Systems in Place and Systems in the Making. Second Revised Edition

Edited by Carla Ferstman and Mariana Goetz

Reparations for Victims of Genocide, War Crimes and Crimes Against Humanity: Systems in Place and Systems in the Making provides a rich tapestry of practice in the complex and evolving field of reparations, which cuts across law, politics, psychology and victimology, among other disciplines.
Ferstman and Goetz bring their long experiences with international organizations and civil society groups to bear. This second edition, which comes a decade after the first, contains updated information and many new chapters and reflections from key experts. It considers the challenges for victims to pursue reparations, looking from multiple angles at the Holocaust restitution movement and more recent cases in Europe, Asia, Africa, and the Americas. It also highlights the evolving practice of international courts and tribunals.
First published in a hardbound edition, this second, fully revised and updated edition, is now available in paperback.

Untouchable Bodies, Resistance, and Liberation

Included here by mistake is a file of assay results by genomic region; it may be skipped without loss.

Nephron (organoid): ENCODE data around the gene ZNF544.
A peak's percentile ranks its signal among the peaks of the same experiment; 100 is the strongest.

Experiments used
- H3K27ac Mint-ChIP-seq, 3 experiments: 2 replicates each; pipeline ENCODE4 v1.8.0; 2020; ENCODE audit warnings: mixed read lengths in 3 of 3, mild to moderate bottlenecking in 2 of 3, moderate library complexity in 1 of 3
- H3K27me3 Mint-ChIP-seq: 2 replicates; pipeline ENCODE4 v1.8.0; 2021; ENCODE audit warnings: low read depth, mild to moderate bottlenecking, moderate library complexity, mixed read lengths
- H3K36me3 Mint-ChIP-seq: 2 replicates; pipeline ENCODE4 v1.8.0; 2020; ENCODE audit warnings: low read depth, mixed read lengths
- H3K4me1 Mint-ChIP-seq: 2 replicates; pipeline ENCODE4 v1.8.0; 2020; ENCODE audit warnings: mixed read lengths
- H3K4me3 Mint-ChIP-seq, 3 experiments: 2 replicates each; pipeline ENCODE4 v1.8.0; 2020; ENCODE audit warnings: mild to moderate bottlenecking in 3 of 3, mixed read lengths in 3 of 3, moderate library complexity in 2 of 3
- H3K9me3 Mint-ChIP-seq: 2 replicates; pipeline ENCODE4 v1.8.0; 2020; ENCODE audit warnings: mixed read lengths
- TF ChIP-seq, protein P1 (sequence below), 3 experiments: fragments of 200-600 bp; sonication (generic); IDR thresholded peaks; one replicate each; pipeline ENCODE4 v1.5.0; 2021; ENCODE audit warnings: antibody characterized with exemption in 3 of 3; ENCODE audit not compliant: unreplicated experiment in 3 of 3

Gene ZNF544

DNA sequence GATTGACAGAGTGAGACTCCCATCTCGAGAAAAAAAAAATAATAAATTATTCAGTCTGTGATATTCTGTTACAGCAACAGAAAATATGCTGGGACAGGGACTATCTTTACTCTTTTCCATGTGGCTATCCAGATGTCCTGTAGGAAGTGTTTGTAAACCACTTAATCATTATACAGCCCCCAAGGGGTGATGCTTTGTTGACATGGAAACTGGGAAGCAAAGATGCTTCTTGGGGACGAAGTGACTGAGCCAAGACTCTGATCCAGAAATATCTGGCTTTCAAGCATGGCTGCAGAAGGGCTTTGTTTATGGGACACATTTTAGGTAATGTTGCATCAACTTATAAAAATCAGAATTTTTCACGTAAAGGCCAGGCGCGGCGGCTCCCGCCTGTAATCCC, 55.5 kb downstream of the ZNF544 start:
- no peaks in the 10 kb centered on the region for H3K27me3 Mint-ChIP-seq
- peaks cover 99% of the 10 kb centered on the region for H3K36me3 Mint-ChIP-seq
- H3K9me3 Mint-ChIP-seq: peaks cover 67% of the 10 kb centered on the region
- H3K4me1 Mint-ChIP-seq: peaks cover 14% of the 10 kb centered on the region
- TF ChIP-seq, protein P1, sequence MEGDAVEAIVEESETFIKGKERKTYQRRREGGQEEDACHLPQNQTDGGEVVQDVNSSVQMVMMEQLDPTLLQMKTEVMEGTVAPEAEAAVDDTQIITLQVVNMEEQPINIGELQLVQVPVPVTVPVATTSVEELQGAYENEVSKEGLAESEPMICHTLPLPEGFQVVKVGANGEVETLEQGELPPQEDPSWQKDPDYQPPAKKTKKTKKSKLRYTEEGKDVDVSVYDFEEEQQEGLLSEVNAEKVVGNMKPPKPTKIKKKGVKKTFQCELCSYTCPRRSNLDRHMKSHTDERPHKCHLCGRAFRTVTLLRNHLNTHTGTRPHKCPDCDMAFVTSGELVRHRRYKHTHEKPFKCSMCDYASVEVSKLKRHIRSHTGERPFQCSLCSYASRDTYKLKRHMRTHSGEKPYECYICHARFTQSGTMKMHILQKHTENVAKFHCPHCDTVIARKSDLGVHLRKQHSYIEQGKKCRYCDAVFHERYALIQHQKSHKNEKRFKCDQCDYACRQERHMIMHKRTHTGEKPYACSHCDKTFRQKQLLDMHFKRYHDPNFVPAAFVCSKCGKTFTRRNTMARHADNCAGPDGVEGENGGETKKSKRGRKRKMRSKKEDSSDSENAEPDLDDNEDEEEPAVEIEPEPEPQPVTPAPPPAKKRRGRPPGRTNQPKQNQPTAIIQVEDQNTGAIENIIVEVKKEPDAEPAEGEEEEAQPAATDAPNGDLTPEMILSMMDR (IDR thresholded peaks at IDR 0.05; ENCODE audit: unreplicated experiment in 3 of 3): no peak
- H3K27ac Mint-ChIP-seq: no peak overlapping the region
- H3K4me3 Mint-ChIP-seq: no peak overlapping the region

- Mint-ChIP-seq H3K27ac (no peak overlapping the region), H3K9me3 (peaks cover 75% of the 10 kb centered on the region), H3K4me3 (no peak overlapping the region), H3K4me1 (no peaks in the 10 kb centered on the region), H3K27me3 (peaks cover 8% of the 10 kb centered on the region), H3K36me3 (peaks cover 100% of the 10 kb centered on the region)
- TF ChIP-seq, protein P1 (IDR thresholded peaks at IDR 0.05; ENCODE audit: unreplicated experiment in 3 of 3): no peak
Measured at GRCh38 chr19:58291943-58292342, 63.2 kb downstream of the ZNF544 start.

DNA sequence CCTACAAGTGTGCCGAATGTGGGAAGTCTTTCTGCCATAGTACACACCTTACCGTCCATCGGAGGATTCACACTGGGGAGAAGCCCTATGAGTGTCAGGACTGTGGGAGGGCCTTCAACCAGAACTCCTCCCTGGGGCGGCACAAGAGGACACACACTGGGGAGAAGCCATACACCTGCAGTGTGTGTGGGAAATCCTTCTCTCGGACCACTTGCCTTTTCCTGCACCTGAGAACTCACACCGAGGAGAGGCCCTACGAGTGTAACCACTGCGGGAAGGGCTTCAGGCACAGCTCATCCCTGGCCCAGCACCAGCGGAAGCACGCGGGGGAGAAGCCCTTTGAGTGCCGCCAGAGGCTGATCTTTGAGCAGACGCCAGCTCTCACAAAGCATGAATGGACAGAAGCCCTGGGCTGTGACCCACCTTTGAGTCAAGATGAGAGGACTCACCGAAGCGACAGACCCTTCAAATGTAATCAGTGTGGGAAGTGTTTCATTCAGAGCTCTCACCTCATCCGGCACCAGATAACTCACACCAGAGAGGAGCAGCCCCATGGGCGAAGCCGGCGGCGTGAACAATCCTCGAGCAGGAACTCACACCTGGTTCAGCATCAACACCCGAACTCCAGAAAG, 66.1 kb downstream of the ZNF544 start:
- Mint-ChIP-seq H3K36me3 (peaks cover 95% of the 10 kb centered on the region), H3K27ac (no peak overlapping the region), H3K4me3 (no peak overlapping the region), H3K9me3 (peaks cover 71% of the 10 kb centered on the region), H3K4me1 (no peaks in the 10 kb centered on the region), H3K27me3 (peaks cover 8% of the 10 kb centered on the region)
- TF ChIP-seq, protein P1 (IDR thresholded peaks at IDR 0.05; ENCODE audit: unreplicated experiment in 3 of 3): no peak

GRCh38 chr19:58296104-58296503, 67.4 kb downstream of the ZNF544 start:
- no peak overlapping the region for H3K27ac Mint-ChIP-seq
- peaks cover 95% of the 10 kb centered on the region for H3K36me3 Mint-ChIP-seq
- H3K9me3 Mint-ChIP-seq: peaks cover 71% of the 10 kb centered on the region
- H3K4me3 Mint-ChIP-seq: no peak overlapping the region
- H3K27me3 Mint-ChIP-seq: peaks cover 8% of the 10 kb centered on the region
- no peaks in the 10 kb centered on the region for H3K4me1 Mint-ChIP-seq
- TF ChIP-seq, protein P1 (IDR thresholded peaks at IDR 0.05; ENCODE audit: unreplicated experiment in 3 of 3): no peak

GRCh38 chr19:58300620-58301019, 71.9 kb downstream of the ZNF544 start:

A Comparative Theology of Divine Possessions

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Joshua Samuel

In Untouchable Bodies, Resistance, and Liberation, Joshua Samuel constructs an embodied comparative theology of liberation by comparing divine possessions among Hindu and Christian Dalits in South India. Critiquing the problems inherent in prioritizing texts when studying religious traditions, Samuel calls for the need to engage in body and people centered interreligious learning. This comparative theological reading of ecstatic experiences of the divine in Dalit bodies in Hinduism and Christianity brings out the powerful liberative potential inherent in the bodies of the oppressed, enabling us to identify alternative modes of resistance and new avenues of liberation among those who are dehumanized and discriminated, and to find deeper and meaningful ways of speaking about God in the context of oppression.

Edited by Ludger Honnefelder, Roberto Hofmeister Pich and Roberto Hofmeister Pich

The scholarly purpose of the volume is to restate and describe the historical reception of John Duns Scotus’ meta-physics, which, by taking the real concept of “being as being” as the first object of first philosophy, laid the ground-work for what scholars have called “the second beginning of metaphysics” in Western philosophy.
Scotus outlined a theory of transcendental concepts that includes an analysis of the concept of being and its prop-erties, and a general analysis of modalities and intrinsic modes, paving the way for a view of metaphysics as a sci-ence of “possible being.” From the fourteenth to the eighteenth century Scotists invented and developed special concepts that could embrace both real being and the being of reason. The investigation of the metaphysics of the transcendentals by subsequent thinkers who were guided by Scotus is the central focus of the present collective book.